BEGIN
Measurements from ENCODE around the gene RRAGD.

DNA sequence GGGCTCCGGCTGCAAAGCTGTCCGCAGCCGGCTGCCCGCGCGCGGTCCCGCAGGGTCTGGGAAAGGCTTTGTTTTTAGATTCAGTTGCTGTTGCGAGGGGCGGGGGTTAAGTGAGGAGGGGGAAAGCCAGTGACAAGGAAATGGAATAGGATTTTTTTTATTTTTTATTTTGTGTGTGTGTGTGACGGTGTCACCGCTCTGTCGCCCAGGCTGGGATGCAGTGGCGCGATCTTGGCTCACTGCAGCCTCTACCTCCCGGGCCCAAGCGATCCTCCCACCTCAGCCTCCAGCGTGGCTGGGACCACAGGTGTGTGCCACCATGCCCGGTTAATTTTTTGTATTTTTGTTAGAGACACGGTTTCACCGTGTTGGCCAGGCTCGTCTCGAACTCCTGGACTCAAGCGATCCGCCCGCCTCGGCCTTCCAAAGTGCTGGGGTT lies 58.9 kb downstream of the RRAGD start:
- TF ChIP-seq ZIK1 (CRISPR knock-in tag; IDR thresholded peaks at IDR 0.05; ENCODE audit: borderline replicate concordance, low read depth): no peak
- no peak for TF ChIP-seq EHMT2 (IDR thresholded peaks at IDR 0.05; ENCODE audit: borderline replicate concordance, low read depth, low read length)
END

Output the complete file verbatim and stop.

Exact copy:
Measurements from ENCODE around the gene RRAGD.

DNA sequence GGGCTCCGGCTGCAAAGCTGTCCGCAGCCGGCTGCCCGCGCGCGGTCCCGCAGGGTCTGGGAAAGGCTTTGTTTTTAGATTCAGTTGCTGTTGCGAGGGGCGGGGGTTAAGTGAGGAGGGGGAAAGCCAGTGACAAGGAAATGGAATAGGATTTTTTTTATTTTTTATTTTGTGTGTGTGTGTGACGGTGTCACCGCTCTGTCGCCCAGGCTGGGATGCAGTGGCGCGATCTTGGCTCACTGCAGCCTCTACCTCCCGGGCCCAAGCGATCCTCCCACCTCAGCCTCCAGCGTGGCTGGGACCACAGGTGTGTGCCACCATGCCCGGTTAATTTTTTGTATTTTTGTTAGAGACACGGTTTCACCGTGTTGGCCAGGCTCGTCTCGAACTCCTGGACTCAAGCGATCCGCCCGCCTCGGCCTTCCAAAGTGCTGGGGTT lies 58.9 kb downstream of the RRAGD start:
- TF ChIP-seq ZIK1 (CRISPR knock-in tag; IDR thresholded peaks at IDR 0.05; ENCODE audit: borderline replicate concordance, low read depth): no peak
- no peak for TF ChIP-seq EHMT2 (IDR thresholded peaks at IDR 0.05; ENCODE audit: borderline replicate concordance, low read depth, low read length)